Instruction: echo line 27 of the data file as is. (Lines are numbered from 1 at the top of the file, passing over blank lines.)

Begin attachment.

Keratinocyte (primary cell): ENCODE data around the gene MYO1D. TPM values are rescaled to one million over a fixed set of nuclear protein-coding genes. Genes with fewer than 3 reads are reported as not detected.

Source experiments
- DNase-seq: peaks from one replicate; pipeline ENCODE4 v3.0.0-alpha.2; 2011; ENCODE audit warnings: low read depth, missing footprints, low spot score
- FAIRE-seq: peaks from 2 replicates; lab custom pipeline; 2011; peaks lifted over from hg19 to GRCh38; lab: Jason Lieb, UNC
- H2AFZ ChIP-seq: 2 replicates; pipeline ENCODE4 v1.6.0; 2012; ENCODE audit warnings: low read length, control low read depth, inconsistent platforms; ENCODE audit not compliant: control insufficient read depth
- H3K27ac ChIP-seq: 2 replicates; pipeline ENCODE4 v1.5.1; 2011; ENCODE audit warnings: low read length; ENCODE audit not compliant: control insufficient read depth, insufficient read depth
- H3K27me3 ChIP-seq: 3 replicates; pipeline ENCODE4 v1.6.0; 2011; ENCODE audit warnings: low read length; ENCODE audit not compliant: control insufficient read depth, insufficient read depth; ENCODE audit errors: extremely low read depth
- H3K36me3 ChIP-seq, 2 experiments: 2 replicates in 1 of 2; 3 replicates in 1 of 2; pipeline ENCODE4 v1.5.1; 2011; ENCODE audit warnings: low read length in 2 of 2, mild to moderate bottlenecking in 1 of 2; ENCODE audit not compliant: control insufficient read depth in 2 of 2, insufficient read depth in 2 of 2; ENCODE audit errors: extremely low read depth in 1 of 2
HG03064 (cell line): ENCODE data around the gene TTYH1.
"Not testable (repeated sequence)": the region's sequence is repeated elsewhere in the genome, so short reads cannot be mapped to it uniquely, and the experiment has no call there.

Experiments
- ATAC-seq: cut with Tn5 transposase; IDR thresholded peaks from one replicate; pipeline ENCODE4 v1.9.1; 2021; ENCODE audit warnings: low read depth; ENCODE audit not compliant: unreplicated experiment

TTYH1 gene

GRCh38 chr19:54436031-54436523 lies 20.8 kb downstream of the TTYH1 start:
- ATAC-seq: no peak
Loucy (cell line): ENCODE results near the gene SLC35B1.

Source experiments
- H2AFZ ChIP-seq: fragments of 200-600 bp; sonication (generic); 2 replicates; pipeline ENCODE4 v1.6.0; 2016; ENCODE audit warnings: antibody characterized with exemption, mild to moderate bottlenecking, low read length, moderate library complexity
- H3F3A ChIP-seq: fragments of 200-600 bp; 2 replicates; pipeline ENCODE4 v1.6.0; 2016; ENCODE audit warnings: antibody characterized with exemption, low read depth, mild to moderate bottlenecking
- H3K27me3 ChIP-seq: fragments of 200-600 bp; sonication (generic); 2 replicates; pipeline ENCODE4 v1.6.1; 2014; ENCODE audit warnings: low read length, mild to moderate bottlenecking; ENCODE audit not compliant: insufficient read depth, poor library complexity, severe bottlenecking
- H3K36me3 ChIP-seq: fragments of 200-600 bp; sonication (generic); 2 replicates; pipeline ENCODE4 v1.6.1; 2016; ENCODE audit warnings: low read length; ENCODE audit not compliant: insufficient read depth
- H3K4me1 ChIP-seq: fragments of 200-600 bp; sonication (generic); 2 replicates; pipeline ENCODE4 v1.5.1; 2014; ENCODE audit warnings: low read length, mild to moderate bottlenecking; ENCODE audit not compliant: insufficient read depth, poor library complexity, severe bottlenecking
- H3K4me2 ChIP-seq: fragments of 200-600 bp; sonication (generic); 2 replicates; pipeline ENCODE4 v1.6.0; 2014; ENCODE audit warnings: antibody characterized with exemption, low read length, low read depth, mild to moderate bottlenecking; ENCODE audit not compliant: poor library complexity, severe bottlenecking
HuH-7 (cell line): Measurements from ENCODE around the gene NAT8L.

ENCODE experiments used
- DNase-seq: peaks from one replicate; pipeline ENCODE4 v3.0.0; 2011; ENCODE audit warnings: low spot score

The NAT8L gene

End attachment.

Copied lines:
The NAT8L gene